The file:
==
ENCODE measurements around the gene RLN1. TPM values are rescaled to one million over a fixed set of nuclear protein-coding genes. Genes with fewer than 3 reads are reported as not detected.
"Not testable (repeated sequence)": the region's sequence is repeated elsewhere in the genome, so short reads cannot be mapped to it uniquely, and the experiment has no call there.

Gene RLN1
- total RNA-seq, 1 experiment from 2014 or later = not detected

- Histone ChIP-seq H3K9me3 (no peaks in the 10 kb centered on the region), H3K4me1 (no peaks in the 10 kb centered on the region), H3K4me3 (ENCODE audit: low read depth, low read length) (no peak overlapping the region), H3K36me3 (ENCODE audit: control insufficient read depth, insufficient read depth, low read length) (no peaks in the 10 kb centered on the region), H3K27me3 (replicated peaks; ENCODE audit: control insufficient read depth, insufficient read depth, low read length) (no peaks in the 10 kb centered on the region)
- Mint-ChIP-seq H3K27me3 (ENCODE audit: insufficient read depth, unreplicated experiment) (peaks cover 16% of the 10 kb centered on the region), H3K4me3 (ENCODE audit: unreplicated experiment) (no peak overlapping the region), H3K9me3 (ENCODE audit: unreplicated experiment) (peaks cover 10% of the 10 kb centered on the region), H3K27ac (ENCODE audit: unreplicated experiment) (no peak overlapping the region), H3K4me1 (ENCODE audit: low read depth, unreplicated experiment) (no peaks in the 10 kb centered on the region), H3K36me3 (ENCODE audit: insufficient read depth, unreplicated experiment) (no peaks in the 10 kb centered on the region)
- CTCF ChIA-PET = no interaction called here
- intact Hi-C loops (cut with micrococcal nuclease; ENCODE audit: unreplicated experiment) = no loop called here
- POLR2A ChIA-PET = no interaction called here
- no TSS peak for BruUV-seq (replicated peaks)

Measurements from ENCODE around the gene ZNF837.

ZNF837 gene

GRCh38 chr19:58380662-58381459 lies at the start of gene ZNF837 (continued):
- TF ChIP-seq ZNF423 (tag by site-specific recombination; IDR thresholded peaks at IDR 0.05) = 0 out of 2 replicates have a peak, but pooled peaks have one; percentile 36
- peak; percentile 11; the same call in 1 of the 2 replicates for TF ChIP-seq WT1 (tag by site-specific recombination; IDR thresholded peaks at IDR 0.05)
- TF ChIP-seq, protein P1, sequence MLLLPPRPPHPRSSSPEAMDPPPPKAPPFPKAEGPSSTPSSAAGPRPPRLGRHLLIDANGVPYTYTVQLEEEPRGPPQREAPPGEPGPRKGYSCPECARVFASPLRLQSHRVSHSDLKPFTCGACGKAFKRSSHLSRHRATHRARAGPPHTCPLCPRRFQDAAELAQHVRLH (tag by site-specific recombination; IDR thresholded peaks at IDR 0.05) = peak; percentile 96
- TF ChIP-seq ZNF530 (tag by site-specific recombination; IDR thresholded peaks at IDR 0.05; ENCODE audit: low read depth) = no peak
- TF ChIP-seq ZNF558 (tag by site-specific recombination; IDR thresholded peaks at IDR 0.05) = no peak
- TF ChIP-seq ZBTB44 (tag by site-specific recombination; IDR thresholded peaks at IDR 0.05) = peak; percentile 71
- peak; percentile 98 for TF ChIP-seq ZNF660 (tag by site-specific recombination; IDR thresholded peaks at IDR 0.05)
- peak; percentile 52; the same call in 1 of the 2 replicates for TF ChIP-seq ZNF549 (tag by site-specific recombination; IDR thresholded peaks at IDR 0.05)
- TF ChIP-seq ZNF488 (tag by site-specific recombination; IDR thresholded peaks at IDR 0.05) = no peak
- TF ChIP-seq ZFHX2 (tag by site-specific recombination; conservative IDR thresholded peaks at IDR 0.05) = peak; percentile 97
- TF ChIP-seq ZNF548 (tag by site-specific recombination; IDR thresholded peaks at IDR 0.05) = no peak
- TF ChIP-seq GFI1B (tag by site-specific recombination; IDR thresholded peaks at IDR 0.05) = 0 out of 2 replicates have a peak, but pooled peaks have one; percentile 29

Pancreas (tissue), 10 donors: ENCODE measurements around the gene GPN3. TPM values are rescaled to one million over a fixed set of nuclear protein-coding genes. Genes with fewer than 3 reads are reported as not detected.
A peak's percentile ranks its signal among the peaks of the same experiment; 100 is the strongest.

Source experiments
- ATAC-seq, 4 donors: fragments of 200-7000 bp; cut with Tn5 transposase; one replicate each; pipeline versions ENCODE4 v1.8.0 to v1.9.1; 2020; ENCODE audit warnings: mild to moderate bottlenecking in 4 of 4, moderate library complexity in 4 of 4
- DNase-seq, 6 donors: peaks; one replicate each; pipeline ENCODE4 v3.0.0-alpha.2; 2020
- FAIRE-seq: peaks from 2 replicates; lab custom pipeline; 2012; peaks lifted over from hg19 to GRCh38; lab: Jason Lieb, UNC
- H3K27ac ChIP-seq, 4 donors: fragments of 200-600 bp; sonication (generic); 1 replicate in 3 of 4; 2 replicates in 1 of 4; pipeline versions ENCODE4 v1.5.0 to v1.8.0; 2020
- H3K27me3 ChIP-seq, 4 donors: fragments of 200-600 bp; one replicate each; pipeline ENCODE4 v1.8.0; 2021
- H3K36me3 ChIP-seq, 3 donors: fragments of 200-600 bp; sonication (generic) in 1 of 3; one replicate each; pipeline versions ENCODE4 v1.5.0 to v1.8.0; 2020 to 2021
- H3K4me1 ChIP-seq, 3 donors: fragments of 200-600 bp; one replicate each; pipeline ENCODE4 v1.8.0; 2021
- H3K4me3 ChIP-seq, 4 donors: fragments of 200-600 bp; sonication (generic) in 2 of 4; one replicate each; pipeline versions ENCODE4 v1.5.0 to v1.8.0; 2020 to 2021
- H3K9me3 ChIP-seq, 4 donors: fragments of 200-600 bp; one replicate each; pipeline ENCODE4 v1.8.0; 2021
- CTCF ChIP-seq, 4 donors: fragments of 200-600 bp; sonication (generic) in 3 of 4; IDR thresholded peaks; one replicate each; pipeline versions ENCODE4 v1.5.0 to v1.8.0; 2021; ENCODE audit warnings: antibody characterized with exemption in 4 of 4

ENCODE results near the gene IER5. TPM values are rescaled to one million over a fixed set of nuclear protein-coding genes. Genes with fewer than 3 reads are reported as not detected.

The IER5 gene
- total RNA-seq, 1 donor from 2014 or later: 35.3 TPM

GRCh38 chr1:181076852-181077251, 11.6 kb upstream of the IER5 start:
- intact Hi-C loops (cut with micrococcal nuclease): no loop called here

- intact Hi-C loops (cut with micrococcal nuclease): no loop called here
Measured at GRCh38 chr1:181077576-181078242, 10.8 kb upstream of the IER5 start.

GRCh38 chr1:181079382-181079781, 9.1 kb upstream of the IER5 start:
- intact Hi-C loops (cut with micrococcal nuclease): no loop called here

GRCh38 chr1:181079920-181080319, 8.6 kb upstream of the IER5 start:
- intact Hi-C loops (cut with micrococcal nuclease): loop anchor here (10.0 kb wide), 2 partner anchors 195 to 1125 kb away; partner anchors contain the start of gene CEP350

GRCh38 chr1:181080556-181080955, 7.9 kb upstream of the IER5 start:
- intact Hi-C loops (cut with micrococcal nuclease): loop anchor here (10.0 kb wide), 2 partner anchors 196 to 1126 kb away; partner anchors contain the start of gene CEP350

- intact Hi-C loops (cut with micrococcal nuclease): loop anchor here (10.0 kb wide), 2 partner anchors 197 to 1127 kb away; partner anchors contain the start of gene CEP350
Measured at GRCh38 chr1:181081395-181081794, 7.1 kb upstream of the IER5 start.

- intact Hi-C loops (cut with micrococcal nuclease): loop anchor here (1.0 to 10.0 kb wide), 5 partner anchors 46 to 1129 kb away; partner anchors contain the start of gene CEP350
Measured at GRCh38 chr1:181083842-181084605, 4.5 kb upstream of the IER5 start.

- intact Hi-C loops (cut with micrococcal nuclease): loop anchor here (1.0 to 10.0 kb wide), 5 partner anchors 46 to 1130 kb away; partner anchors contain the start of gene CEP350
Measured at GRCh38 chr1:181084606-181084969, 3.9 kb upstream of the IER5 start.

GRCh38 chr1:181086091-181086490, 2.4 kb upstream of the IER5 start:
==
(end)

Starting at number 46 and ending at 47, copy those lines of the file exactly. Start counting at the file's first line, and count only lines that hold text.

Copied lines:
GRCh38 chr1:181079382-181079781, 9.1 kb upstream of the IER5 start:
- intact Hi-C loops (cut with micrococcal nuclease): no loop called here